[I love the term “meta,” so I hope my readers know it. I’d define it, but you know what? I don’t want to be didactic, and you are better off looking it up yourself. You’ll be more invested in learning it that way. But with any luck, you know it. It's a cool word, an interesting concept.]
Today, I read a great article about teaching expertise and meta lessons in HigherEdJobs.
The article, by Bill Smoot, (it’s actually an excerpt from his book, see link above) is about how the real teaching moments come in between the lessons.
This is what I’ve always believed but never actually articulated for myself.
What is the value of taking a class? The human interaction. The different voices sharing and connecting. It’s not being lectured to (we could watch lectures on YouTube in the comfort of our own homes; we don’t need to trudge across a campus to do this), but it is about listening.
What do we remember of the classes we’ve taken, the subjects we’ve studied?
Often, we don’t remember that much. We may or may not remember our teachers’ names (and I am getting to the point where I’ve had so many students I am temporarily forgetting the names of my first students…but it always comes back to me. I think).
What we remember is how we learned, and how we felt when we were learning.
Was our attention held? Were we put off, and if so, why? Did we pick up any choice bits about life?
That’s what I always remember.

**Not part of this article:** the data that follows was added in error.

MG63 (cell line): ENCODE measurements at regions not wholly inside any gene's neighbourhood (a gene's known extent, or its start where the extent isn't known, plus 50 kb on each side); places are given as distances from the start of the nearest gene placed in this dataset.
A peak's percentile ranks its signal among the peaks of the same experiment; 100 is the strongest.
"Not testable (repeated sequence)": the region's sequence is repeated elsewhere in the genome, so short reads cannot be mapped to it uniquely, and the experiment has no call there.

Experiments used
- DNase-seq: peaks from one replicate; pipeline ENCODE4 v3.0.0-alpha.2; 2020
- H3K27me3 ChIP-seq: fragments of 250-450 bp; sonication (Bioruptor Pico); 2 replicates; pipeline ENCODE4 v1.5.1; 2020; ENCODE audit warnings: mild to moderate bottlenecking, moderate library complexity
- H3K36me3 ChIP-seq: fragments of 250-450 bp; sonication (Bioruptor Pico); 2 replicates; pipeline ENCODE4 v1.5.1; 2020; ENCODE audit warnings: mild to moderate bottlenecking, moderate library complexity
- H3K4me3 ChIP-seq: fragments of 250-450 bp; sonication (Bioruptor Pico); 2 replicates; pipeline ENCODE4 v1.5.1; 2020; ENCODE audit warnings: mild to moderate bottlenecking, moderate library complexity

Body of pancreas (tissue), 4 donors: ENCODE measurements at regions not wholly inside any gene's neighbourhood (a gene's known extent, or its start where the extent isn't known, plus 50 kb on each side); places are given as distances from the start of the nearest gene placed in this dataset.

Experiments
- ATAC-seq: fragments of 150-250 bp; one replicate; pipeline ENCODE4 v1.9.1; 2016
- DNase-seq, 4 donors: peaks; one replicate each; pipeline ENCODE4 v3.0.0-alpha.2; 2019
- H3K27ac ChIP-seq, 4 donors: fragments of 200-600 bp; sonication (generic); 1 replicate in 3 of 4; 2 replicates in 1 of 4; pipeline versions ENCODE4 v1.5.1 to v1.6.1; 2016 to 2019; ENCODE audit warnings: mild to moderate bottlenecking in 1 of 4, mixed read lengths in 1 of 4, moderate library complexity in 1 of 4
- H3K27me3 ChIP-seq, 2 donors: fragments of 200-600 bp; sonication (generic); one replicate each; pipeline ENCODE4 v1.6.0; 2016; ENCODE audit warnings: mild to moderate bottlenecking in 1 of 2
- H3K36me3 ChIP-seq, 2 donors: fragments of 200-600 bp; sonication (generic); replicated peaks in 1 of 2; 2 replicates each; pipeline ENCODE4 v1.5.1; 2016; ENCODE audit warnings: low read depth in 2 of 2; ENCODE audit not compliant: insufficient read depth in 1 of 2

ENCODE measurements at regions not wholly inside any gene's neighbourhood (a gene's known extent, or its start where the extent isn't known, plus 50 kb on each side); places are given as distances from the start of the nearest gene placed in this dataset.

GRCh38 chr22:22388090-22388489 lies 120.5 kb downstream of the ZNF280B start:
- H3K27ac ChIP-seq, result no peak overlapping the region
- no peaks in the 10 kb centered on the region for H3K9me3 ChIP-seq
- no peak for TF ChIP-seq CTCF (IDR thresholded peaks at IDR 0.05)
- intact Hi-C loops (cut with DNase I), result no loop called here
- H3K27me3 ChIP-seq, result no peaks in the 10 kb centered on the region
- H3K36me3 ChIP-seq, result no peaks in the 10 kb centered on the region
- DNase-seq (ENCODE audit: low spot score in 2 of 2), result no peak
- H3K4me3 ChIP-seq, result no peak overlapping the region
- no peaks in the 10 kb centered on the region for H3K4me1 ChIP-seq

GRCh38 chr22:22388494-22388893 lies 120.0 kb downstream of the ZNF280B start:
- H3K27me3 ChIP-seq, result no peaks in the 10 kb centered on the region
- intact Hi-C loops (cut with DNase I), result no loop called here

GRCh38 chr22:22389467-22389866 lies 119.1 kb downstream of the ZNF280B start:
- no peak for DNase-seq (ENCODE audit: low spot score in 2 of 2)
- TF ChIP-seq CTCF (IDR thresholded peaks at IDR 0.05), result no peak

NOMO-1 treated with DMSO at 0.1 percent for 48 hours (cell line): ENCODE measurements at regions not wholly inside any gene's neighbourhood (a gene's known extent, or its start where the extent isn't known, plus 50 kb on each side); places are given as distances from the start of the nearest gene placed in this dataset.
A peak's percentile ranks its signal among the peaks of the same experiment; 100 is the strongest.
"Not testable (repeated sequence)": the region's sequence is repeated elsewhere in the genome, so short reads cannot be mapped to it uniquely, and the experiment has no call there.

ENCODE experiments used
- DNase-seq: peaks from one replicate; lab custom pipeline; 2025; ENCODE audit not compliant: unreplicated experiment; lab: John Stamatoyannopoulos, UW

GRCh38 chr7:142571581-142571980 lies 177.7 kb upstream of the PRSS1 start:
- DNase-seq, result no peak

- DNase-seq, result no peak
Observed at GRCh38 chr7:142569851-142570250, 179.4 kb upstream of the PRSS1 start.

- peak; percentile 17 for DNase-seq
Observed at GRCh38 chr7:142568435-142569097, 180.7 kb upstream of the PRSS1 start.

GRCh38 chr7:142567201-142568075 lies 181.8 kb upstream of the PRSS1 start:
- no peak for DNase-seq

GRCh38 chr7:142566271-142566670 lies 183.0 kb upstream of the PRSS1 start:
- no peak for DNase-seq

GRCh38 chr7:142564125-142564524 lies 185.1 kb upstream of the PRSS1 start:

I also remember (now, as a teacher) which students helped steer discussion in a meaningful way, and which students contributed ideas and anecdotes that made me think.
I remember the stories. I remember the points of personal connection.
I also remember what I did wrong, and what I could do better next time.
The article I’ve linked to, though, is also about how great teachers DO, and don’t just talk. The best teachers have done what they are teaching you now.
Let’s be honest: I could teach Geometry if I had to, but I have never used Geometry in real life. Hence, why would you want me to teach you Geometry?
I could teach French, maybe, but my own experiences with the language have to do with learning it in high school and eating French cakes my teacher used to make that I thought were pretty bad (sorry—just being honest. They were bland, buttery, dense bits of sponge that make me feel a little ill in the recollection, although it was very kind of the teacher to try to win us over this way). My biggest “real life” experience with French was the two days I spent in a train speaking in French-English hybrid with a guy I’d just met. That, and trying to have a conversation with my friend Capucine who finally told me, in perfect English,“It is way too annoying to speak French with you. I cannot possibly speak slowly enough.”
So the point is, I know what I can do well, and I know what I can’t. I expect my teachers to know the same and to teach what they can do, not just what they’ve practiced.
That’s where the best stories come from , anyway—from the things we’ve done.